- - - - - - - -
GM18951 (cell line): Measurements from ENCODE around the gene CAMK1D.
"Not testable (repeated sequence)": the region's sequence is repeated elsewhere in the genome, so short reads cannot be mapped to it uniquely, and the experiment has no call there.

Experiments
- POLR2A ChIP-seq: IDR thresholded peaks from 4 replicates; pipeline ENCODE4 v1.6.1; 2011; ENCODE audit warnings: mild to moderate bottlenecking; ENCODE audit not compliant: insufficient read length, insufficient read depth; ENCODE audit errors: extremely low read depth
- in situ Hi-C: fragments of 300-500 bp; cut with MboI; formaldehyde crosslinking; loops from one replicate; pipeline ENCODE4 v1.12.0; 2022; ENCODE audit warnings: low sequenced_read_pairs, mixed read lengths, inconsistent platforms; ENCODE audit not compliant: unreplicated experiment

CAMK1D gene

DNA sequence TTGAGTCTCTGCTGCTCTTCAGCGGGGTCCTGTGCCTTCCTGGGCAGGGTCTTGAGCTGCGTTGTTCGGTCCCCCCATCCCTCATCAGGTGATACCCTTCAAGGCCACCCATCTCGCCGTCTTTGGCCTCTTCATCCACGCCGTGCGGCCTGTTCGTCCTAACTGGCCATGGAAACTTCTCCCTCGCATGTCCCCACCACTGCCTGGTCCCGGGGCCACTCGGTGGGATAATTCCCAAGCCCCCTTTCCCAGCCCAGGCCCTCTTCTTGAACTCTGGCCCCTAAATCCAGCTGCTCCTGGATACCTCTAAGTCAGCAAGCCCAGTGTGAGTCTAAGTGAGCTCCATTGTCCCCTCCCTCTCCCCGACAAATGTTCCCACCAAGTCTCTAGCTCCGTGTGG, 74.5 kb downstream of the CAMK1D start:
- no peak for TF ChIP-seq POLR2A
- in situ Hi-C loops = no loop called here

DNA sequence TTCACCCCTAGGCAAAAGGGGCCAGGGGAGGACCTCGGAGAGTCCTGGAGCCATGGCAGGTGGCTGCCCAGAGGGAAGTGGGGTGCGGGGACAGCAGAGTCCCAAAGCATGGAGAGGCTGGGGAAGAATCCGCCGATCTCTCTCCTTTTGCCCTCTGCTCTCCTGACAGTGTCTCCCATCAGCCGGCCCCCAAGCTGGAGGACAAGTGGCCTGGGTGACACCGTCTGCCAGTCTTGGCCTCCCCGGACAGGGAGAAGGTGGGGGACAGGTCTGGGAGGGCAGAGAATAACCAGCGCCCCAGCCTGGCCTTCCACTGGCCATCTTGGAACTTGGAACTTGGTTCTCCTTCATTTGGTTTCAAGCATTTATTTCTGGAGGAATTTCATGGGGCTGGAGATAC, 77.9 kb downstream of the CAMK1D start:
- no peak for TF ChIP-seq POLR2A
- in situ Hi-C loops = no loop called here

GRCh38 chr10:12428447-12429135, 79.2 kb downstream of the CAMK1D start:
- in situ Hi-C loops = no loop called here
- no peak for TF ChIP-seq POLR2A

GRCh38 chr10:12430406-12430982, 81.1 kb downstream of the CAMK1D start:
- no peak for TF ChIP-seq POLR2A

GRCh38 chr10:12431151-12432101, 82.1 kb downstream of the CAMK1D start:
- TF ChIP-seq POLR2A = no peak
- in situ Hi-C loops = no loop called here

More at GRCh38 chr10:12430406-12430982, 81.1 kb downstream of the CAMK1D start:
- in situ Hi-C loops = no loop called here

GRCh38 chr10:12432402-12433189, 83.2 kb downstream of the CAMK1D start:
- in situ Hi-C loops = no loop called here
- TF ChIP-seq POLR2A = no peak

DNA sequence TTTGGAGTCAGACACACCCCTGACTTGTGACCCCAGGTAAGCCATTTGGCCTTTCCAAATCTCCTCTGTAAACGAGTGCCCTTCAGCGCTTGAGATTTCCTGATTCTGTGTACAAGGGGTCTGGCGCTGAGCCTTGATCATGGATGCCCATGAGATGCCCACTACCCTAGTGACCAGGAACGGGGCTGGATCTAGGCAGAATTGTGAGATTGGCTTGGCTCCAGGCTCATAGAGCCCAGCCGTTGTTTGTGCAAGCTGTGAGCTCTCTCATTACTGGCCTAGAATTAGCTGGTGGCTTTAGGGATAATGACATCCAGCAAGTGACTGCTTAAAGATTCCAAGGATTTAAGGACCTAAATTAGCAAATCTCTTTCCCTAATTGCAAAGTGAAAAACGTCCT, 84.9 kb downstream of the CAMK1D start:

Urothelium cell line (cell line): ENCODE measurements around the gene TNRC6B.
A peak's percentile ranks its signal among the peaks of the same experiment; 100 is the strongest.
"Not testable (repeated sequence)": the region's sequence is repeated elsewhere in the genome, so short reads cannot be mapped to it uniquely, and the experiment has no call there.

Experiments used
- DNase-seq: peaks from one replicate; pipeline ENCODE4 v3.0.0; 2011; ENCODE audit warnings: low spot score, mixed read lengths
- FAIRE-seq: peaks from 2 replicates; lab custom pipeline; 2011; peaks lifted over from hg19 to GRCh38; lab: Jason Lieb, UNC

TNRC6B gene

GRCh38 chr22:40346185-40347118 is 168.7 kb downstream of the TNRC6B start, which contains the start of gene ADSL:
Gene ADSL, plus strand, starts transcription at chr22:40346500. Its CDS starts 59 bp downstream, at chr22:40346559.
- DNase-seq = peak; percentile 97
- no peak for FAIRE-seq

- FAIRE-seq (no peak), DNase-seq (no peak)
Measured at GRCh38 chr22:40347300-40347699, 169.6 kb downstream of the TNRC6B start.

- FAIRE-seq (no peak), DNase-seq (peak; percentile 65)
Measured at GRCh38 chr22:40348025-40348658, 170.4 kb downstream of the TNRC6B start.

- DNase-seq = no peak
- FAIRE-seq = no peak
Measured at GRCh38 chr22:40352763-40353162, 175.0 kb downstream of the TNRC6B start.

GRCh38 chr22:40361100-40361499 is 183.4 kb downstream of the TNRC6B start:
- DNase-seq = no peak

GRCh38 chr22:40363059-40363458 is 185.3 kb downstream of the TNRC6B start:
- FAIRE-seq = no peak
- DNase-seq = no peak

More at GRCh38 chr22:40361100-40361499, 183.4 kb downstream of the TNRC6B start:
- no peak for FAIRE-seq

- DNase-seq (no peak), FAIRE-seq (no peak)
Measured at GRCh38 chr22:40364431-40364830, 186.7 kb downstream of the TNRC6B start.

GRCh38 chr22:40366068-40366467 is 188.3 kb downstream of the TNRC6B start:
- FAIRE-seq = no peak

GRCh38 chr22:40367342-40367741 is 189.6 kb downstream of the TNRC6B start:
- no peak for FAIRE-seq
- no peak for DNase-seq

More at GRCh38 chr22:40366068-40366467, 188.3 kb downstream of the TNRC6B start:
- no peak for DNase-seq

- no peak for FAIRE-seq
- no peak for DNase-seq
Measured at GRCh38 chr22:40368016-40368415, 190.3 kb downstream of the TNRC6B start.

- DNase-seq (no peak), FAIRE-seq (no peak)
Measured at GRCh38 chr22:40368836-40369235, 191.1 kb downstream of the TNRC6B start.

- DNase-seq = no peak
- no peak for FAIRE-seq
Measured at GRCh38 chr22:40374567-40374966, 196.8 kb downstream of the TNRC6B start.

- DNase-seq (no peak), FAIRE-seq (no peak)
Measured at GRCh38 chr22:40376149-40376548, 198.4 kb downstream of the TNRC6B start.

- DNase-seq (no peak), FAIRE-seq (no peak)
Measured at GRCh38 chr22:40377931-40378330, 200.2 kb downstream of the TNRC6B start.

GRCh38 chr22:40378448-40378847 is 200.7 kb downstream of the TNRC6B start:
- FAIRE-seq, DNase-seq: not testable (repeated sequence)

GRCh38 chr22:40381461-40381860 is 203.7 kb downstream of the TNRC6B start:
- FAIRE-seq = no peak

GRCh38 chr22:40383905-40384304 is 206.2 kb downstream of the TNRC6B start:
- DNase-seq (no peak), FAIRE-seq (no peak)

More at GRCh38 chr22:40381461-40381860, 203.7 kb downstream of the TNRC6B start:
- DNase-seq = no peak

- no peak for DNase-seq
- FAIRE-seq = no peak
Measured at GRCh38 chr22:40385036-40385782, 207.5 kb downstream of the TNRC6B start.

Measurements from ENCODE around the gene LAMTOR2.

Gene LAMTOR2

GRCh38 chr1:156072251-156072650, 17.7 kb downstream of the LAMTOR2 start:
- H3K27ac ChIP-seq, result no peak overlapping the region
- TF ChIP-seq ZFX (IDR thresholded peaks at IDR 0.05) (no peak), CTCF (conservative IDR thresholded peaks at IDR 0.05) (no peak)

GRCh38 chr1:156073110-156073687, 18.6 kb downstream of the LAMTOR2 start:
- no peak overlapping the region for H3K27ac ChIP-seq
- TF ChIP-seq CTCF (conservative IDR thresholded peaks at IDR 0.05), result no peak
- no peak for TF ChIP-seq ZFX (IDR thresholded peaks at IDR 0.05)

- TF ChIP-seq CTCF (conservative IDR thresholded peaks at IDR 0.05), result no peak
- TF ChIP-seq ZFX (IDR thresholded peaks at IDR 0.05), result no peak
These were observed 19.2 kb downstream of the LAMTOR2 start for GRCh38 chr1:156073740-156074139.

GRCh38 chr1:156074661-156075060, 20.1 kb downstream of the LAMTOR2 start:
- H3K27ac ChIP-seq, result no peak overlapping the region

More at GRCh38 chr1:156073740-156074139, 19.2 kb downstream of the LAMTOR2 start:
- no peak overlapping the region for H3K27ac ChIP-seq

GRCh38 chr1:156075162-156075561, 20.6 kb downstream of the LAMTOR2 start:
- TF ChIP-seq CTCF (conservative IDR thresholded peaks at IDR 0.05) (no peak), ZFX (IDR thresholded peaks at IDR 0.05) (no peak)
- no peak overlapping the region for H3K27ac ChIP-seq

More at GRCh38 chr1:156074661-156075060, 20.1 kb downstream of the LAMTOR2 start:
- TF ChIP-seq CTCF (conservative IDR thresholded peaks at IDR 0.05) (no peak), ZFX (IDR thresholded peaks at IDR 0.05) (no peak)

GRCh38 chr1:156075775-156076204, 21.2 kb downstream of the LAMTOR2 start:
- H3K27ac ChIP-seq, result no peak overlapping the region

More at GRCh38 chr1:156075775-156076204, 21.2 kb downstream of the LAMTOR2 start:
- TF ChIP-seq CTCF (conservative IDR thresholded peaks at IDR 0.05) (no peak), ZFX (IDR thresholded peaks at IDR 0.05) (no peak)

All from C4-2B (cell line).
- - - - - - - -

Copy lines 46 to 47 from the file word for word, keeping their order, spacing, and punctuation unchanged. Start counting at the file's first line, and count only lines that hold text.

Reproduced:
- DNase-seq = no peak

GRCh38 chr22:40363059-40363458 is 185.3 kb downstream of the TNRC6B start: